Kaiser Permanente Fresno hailed for hypertension care

September 21, 2012 12:46:22 AM PDT
One of the most chronic health problems in the Valley and across the country is actually simple to control. So why is high blood pressure so out of control?

Registered nurse, Dawn Silva knows her patients well at Kaiser Permanente in Northeast Fresno. She's guided Lee Domingo as he works to control his blood pressure, which he spent years, ignoring. But earlier this year, the retired Fresno father and grandfather changed his lifestyle after a stroke. Now he's doing all he can to be around to enjoy his family, for years to come.

Domingo said, "If I do it for myself then I'm telling my wife and my kids, I love you enough to be here for you."

Dawn then inputs Lee's blood pressure reading and other vitals into his electronic health record.

Kaiser has its own, high blood pressure or hypertension registry that helps track patients, to watch how they're managing it with lifestyle changes and if necessary, medication.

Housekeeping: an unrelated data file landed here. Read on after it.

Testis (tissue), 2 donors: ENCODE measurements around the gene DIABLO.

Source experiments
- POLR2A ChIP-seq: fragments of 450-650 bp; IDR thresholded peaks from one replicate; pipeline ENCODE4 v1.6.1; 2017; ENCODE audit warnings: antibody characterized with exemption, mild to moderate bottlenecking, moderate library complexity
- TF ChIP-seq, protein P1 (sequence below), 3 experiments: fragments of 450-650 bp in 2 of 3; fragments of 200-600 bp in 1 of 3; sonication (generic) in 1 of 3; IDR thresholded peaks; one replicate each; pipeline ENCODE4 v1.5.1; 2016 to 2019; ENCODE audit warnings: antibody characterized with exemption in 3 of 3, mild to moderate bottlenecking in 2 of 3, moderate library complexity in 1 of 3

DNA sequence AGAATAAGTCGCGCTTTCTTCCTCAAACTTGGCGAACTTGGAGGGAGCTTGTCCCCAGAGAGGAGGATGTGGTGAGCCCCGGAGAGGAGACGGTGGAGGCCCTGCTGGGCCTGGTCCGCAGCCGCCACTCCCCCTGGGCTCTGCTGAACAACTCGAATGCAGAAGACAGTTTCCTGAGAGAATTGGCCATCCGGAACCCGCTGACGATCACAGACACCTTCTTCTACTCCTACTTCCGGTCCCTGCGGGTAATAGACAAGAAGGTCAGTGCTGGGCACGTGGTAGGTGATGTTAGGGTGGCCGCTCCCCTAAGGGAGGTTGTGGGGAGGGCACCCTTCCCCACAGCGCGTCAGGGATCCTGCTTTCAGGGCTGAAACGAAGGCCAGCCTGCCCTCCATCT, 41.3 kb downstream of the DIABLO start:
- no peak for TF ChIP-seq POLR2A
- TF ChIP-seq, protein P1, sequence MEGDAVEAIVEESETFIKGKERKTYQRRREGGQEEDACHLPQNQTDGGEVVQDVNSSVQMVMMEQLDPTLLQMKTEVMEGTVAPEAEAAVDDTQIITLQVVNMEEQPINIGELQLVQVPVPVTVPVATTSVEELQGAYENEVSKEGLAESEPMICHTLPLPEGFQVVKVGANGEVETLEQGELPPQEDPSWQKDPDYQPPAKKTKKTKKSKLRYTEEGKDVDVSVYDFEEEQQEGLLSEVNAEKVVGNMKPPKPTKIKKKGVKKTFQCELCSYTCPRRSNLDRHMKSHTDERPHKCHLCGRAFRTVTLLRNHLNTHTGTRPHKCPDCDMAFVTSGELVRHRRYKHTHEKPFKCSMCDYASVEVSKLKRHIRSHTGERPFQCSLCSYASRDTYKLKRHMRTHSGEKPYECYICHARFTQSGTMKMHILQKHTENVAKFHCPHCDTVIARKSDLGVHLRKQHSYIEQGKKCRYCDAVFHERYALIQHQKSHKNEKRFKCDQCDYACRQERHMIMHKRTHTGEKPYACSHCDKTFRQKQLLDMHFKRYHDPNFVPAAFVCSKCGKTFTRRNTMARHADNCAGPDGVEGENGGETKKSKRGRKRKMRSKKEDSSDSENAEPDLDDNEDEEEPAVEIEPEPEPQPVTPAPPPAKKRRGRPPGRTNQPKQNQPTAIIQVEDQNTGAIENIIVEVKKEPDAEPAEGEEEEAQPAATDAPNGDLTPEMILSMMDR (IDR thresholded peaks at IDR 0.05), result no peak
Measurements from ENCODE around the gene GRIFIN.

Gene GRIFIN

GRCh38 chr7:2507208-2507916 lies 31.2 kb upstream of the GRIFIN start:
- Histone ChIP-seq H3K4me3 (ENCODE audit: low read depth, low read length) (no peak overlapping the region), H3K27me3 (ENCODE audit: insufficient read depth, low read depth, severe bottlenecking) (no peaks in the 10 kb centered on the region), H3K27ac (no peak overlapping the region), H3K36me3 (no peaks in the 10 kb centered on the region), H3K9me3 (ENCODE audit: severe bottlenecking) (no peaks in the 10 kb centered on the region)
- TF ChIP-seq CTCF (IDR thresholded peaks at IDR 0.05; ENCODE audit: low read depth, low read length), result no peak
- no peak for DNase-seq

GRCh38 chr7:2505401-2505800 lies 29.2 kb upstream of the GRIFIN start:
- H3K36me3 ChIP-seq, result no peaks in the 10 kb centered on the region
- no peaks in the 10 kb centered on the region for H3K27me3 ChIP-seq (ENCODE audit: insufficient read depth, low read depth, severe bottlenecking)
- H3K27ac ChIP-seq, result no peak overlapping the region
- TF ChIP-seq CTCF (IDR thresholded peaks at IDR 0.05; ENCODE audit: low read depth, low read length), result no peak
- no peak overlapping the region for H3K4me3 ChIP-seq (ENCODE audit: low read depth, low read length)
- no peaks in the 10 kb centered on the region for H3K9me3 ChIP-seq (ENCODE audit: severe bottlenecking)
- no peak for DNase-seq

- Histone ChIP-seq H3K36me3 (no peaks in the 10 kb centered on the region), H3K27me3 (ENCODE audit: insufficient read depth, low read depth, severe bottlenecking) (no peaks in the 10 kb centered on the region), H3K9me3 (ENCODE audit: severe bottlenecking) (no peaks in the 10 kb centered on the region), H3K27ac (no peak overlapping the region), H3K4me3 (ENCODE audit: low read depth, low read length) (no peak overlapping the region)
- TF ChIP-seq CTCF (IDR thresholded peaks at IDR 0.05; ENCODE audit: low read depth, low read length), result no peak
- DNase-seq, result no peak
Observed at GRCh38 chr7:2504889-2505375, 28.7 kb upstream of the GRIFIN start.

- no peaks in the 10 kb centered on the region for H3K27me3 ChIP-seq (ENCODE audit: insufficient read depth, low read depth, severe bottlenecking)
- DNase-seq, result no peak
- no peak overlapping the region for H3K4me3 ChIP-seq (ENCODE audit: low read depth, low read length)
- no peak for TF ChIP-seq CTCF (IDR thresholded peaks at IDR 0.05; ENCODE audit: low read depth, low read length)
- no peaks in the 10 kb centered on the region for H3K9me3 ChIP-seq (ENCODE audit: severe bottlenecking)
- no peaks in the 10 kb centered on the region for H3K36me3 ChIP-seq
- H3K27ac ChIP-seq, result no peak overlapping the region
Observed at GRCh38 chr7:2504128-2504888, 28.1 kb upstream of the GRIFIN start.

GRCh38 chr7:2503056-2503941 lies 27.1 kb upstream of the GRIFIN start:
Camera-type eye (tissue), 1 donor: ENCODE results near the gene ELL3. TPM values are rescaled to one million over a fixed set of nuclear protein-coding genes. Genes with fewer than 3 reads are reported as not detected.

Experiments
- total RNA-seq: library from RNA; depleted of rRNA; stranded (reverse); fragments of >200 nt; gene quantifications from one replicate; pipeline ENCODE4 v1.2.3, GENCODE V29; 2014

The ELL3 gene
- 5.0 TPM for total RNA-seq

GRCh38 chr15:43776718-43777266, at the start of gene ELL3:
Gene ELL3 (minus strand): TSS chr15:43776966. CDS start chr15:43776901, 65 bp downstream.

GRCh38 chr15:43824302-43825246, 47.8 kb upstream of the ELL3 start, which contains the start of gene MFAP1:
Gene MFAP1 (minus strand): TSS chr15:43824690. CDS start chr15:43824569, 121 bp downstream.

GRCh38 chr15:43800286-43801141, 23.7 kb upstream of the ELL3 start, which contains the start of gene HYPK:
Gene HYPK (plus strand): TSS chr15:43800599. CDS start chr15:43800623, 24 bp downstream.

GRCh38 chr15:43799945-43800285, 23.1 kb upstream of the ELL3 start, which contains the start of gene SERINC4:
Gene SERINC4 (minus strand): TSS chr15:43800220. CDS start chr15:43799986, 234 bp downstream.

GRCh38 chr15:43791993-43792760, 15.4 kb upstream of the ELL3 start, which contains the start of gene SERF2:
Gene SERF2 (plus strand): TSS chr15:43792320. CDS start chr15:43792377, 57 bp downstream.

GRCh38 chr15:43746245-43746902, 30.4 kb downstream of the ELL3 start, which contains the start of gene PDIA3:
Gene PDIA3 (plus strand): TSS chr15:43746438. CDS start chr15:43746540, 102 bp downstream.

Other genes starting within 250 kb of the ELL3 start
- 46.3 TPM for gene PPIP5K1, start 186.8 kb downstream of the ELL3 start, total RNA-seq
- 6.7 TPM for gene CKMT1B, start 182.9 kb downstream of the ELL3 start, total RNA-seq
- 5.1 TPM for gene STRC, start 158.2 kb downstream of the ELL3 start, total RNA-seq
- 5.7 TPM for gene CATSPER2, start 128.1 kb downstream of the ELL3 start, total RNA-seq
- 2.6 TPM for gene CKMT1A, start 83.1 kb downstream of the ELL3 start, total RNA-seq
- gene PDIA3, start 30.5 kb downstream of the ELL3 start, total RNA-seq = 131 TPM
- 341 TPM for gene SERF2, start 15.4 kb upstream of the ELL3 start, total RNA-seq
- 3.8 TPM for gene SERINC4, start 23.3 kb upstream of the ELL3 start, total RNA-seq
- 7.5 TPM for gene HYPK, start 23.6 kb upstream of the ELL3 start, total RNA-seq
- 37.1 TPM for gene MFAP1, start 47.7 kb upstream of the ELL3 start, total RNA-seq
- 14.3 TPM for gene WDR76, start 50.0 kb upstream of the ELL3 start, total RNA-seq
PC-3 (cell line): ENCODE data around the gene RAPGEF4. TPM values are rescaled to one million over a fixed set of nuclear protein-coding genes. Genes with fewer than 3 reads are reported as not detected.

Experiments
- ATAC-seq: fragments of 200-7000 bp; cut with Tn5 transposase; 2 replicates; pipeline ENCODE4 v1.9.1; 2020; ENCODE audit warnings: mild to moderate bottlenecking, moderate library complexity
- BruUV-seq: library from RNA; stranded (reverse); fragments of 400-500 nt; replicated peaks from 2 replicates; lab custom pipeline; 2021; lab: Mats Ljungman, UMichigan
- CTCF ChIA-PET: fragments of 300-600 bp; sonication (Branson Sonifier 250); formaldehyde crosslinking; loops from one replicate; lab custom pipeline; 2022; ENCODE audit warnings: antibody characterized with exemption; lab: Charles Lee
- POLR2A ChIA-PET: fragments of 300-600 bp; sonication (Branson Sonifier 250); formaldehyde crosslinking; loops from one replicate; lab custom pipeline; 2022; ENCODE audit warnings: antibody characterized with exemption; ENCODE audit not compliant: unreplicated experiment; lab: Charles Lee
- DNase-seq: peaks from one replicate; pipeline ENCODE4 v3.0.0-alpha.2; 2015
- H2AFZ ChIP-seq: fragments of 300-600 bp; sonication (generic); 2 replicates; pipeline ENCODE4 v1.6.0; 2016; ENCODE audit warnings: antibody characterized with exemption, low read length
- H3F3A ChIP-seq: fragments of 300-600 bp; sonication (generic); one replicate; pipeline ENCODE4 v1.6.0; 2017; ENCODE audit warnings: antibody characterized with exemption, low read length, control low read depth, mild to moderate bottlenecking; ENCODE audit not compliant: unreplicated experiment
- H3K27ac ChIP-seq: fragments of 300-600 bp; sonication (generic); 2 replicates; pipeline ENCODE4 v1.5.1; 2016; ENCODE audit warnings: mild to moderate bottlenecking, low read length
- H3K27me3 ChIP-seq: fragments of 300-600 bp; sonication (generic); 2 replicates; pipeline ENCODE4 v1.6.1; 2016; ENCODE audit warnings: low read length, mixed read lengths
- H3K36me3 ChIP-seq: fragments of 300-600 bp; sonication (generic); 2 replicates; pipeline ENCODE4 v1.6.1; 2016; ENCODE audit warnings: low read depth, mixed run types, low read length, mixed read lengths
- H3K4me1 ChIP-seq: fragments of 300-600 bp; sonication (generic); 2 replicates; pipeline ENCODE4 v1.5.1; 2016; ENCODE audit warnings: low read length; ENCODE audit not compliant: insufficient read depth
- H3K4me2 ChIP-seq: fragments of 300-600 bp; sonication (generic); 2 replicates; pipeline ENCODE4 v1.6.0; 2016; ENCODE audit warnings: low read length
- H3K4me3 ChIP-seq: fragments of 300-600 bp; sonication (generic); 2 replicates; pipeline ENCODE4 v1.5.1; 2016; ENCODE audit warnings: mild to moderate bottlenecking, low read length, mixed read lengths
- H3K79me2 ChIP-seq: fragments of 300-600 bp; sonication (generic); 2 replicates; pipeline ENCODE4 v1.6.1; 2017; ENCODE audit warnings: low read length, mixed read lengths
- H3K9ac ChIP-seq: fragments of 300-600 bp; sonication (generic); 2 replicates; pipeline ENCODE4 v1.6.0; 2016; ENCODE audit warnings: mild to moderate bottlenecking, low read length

Recently, the Centers for Disease Control, noted Kaiser's success rate in treating high blood pressure, using tools like the electronic health record. Doctor Shashi Bains says patients are also monitored by a number of departments so it doesn't fall on one physician.

From the patient's doctor to the pharmacist. Many people at Kaiser Permanente are involved in a patient care and controlling high blood pressure so there are more chances to catch a potential problem.

"Things like kidney failure can be a result of uncontrolled blood pressure," Dr. Shashi Bains said. "But obviously stroke and heart attack are very devastating and they can be prevented if blood pressure is controlled."

Doctor Bains says if your blood pressure numbers are above 140/90, then your heart is working too hard to pump blood through your body and you should get it checked. She says medicine can only do so much. It's up to the patient to take charge of their health.

Lee found that out he says, just in time.

"I've got one body, I've got one life," Domingo said. "I gotta take it and make it better than what it was."


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